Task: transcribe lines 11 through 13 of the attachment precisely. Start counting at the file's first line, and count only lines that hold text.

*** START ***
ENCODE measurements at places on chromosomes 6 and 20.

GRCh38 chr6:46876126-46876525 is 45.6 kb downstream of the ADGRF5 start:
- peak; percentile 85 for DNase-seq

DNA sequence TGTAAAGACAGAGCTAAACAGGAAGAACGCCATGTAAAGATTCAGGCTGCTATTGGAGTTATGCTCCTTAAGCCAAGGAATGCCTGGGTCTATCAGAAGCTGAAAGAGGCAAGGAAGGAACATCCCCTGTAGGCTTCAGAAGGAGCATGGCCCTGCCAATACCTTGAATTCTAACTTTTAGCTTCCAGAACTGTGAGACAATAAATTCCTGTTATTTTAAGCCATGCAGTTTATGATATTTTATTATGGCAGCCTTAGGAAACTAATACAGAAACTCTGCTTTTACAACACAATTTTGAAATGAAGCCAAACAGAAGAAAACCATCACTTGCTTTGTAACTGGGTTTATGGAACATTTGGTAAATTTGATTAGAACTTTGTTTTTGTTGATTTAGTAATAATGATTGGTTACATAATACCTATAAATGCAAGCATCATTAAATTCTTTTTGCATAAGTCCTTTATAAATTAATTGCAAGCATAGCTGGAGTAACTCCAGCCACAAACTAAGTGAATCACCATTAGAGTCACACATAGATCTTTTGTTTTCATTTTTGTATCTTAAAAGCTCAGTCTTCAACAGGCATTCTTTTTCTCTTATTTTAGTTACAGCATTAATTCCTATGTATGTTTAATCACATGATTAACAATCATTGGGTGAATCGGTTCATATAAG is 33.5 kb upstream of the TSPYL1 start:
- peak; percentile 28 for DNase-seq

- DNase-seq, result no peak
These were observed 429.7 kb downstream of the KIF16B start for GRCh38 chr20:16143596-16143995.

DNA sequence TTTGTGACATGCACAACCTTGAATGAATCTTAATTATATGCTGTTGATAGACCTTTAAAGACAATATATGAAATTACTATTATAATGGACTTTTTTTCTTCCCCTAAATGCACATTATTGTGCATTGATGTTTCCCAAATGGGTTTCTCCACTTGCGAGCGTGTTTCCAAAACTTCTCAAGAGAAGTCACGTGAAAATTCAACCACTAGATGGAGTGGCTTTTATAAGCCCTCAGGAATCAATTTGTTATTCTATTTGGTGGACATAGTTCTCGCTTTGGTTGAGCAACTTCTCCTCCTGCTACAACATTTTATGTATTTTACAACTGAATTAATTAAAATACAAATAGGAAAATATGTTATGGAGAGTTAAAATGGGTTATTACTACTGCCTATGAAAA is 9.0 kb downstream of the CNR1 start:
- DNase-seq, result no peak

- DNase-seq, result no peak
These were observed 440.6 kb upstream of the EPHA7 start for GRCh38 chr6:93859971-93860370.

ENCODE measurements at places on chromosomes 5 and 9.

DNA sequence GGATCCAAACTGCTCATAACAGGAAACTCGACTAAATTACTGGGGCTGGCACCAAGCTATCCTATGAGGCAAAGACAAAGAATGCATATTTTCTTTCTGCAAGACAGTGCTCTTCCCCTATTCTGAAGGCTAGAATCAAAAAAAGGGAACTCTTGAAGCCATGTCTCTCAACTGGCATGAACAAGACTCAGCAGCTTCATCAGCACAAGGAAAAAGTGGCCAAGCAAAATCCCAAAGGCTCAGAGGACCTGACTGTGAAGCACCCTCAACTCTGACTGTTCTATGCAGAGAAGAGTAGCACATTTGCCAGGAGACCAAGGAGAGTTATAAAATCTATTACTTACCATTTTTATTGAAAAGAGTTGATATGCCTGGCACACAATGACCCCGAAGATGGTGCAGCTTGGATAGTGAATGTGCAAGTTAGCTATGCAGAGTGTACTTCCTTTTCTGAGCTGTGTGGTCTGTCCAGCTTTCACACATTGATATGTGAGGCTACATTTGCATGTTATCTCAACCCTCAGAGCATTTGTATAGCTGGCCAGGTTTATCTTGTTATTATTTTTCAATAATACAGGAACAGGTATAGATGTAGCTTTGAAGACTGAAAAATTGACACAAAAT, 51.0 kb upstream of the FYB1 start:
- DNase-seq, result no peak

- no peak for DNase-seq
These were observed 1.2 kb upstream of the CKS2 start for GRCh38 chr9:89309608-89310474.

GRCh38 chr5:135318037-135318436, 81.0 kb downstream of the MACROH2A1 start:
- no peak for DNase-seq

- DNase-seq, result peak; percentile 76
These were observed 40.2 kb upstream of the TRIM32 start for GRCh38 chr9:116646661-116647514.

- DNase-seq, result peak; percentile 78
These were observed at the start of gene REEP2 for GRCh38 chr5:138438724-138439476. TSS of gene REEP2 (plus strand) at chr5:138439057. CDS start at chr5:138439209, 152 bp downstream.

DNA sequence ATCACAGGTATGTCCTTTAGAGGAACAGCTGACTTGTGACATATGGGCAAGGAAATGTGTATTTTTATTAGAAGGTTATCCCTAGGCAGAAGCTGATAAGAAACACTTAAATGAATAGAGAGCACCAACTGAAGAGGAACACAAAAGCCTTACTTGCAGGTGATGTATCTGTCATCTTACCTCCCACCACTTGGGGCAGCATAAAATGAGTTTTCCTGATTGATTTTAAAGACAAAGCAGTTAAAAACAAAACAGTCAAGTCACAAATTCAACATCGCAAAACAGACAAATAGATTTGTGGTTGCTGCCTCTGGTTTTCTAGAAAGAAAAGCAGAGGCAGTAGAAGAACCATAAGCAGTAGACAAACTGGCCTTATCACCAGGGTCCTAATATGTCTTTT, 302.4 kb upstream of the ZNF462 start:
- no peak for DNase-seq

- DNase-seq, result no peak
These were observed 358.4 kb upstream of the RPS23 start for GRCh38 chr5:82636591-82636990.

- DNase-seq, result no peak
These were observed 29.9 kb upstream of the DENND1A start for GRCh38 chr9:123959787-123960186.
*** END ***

These were observed 440.6 kb upstream of the EPHA7 start for GRCh38 chr6:93859971-93860370.

ENCODE measurements at places on chromosomes 5 and 9.

DNA sequence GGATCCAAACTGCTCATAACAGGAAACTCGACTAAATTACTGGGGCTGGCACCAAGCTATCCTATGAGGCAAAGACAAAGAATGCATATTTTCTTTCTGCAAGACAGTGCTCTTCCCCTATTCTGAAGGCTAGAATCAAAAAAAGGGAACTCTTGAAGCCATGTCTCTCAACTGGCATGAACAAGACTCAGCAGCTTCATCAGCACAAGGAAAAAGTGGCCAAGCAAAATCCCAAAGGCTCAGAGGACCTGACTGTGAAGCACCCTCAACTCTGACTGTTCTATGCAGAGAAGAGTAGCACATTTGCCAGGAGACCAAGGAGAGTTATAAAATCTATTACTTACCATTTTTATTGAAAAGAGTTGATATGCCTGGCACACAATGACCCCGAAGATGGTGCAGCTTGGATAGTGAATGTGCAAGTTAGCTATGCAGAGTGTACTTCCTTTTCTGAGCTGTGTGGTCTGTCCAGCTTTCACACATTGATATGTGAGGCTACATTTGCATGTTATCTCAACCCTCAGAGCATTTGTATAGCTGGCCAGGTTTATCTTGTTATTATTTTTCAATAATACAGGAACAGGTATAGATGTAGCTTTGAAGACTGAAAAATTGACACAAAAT, 51.0 kb upstream of the FYB1 start: